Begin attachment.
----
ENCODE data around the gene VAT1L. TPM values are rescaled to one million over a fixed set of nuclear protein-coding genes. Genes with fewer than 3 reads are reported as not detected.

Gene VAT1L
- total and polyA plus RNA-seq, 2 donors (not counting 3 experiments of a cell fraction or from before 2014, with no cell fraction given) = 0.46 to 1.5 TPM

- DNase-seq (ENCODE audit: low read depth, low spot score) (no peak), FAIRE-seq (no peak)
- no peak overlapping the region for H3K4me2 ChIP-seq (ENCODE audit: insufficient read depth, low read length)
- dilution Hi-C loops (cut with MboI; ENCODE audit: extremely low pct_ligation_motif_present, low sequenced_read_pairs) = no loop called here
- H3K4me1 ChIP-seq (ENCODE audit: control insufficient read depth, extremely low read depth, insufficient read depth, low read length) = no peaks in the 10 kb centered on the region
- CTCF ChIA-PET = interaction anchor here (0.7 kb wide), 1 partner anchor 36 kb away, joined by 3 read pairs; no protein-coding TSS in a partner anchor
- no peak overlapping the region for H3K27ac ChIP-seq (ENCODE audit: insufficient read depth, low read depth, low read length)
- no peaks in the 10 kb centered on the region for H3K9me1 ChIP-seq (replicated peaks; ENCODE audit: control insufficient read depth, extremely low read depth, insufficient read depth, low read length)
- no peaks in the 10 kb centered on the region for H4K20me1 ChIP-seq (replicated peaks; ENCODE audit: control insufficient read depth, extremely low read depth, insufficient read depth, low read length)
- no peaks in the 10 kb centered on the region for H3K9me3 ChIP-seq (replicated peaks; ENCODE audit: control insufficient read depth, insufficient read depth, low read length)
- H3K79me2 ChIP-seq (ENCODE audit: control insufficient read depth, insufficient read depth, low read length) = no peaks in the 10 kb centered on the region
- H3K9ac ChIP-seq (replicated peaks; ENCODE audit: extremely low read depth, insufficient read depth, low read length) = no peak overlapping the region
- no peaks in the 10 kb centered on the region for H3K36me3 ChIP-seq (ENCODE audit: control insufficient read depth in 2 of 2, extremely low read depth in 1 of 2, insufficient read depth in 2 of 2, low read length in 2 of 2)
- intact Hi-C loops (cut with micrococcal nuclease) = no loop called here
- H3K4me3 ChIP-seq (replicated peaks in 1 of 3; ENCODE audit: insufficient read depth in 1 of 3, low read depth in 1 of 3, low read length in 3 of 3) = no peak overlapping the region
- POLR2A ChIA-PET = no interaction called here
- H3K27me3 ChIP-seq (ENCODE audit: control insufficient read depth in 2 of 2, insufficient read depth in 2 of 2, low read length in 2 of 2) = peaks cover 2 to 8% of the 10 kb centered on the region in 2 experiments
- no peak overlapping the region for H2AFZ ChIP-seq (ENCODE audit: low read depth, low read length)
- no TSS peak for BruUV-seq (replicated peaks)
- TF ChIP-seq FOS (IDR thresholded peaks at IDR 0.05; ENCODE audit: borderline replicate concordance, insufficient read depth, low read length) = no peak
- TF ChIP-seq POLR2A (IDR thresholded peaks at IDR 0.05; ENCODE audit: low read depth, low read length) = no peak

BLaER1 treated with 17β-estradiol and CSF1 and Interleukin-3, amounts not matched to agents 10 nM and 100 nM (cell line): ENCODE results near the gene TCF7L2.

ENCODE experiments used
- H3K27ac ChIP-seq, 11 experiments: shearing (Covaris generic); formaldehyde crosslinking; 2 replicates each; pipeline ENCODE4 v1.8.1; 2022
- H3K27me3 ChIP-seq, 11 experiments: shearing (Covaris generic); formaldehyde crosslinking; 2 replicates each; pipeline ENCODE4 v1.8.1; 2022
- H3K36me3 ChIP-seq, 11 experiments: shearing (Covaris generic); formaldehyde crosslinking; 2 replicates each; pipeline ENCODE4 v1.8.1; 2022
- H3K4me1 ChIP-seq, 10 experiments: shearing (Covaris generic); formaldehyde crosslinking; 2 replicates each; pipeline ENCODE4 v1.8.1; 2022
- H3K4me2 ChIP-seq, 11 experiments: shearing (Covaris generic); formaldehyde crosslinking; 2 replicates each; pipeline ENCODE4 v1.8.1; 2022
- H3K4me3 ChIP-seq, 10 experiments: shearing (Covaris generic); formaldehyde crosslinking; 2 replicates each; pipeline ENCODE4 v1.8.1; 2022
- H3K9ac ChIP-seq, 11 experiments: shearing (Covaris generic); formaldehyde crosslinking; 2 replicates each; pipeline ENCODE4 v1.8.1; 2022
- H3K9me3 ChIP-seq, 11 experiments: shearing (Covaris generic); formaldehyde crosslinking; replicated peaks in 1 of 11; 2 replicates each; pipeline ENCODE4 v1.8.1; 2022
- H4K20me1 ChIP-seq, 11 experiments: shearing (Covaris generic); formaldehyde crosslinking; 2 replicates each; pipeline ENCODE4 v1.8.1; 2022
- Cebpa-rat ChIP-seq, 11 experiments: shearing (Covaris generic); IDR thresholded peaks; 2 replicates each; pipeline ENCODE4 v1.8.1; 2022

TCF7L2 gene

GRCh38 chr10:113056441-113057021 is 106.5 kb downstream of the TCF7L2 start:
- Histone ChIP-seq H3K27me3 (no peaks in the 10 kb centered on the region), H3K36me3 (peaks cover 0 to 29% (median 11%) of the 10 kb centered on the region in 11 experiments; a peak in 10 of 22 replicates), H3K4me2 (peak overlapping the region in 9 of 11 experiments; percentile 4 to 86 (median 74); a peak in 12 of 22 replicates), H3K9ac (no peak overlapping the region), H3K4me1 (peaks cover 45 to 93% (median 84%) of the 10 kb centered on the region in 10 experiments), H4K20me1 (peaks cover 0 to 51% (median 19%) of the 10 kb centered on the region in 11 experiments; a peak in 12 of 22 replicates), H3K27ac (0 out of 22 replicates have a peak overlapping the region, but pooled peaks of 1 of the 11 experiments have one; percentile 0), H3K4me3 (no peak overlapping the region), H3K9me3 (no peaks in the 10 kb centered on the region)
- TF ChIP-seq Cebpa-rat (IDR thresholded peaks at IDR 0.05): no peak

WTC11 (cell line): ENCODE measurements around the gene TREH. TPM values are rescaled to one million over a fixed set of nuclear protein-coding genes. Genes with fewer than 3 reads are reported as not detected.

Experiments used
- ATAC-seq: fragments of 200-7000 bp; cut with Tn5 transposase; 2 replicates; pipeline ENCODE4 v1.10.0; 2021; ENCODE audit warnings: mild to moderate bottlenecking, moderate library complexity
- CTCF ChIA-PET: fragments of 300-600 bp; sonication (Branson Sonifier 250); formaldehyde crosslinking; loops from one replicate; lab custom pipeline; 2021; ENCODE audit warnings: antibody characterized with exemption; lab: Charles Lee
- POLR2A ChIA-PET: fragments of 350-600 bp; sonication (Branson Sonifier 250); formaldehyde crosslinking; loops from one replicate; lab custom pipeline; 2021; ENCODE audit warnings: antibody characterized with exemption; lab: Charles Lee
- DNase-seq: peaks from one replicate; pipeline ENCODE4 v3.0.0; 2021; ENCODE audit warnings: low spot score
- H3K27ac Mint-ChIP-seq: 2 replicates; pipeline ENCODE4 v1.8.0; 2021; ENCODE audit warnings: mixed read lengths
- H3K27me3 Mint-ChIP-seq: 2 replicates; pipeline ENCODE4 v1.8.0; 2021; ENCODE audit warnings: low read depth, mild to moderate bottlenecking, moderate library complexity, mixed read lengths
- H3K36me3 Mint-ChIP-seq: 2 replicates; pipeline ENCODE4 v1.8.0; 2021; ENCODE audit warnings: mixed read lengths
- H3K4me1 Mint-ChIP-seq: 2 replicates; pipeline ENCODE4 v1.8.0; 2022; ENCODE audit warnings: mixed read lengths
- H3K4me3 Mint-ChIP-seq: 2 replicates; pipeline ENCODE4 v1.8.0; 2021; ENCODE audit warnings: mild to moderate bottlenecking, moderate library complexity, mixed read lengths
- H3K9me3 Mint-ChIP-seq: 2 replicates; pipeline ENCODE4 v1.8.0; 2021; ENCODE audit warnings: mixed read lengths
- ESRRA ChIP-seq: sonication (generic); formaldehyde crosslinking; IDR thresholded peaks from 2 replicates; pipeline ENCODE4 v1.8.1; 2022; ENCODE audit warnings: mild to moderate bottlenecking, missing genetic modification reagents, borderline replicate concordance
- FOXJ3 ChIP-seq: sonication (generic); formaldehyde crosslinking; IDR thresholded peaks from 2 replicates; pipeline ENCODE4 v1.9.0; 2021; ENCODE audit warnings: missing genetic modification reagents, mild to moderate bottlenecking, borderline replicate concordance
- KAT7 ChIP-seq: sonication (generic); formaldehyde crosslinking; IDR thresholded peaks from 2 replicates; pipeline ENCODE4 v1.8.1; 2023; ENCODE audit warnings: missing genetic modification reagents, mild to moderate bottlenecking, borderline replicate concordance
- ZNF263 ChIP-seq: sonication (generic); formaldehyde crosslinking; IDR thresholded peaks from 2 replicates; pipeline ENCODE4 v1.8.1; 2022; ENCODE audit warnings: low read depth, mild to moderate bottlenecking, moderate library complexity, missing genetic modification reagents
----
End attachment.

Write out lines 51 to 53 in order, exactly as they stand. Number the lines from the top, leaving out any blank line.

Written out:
- H3K9me3 Mint-ChIP-seq: 2 replicates; pipeline ENCODE4 v1.8.0; 2021; ENCODE audit warnings: mixed read lengths
- ESRRA ChIP-seq: sonication (generic); formaldehyde crosslinking; IDR thresholded peaks from 2 replicates; pipeline ENCODE4 v1.8.1; 2022; ENCODE audit warnings: mild to moderate bottlenecking, missing genetic modification reagents, borderline replicate concordance
- FOXJ3 ChIP-seq: sonication (generic); formaldehyde crosslinking; IDR thresholded peaks from 2 replicates; pipeline ENCODE4 v1.9.0; 2021; ENCODE audit warnings: missing genetic modification reagents, mild to moderate bottlenecking, borderline replicate concordance